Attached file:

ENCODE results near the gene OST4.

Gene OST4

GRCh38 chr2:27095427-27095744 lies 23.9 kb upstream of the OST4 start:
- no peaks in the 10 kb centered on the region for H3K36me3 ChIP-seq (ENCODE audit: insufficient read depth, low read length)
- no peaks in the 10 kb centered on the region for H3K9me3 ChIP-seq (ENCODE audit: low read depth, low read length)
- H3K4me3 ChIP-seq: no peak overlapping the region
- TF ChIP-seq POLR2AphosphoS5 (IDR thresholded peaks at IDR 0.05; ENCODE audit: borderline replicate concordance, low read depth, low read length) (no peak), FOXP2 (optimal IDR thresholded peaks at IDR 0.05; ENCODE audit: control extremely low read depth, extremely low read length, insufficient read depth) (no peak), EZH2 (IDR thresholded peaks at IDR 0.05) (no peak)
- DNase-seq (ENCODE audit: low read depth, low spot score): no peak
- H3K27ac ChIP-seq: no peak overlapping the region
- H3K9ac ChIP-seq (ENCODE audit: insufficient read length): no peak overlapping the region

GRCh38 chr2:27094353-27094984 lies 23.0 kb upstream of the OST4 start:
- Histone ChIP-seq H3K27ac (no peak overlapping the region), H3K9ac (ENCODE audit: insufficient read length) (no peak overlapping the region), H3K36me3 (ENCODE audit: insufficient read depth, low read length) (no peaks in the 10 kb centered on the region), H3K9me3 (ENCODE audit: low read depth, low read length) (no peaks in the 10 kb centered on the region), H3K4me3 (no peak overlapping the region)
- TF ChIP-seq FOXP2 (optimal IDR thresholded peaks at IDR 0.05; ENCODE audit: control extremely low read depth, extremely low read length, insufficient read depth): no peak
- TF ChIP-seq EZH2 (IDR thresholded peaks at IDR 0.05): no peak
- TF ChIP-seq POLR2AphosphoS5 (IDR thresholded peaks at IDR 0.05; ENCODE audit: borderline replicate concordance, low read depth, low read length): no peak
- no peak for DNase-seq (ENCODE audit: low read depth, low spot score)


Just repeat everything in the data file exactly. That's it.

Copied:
ENCODE results near the gene OST4.

Gene OST4

GRCh38 chr2:27095427-27095744 lies 23.9 kb upstream of the OST4 start:
- no peaks in the 10 kb centered on the region for H3K36me3 ChIP-seq (ENCODE audit: insufficient read depth, low read length)
- no peaks in the 10 kb centered on the region for H3K9me3 ChIP-seq (ENCODE audit: low read depth, low read length)
- H3K4me3 ChIP-seq: no peak overlapping the region
- TF ChIP-seq POLR2AphosphoS5 (IDR thresholded peaks at IDR 0.05; ENCODE audit: borderline replicate concordance, low read depth, low read length) (no peak), FOXP2 (optimal IDR thresholded peaks at IDR 0.05; ENCODE audit: control extremely low read depth, extremely low read length, insufficient read depth) (no peak), EZH2 (IDR thresholded peaks at IDR 0.05) (no peak)
- DNase-seq (ENCODE audit: low read depth, low spot score): no peak
- H3K27ac ChIP-seq: no peak overlapping the region
- H3K9ac ChIP-seq (ENCODE audit: insufficient read length): no peak overlapping the region

GRCh38 chr2:27094353-27094984 lies 23.0 kb upstream of the OST4 start:
- Histone ChIP-seq H3K27ac (no peak overlapping the region), H3K9ac (ENCODE audit: insufficient read length) (no peak overlapping the region), H3K36me3 (ENCODE audit: insufficient read depth, low read length) (no peaks in the 10 kb centered on the region), H3K9me3 (ENCODE audit: low read depth, low read length) (no peaks in the 10 kb centered on the region), H3K4me3 (no peak overlapping the region)
- TF ChIP-seq FOXP2 (optimal IDR thresholded peaks at IDR 0.05; ENCODE audit: control extremely low read depth, extremely low read length, insufficient read depth): no peak
- TF ChIP-seq EZH2 (IDR thresholded peaks at IDR 0.05): no peak
- TF ChIP-seq POLR2AphosphoS5 (IDR thresholded peaks at IDR 0.05; ENCODE audit: borderline replicate concordance, low read depth, low read length): no peak
- no peak for DNase-seq (ENCODE audit: low read depth, low spot score)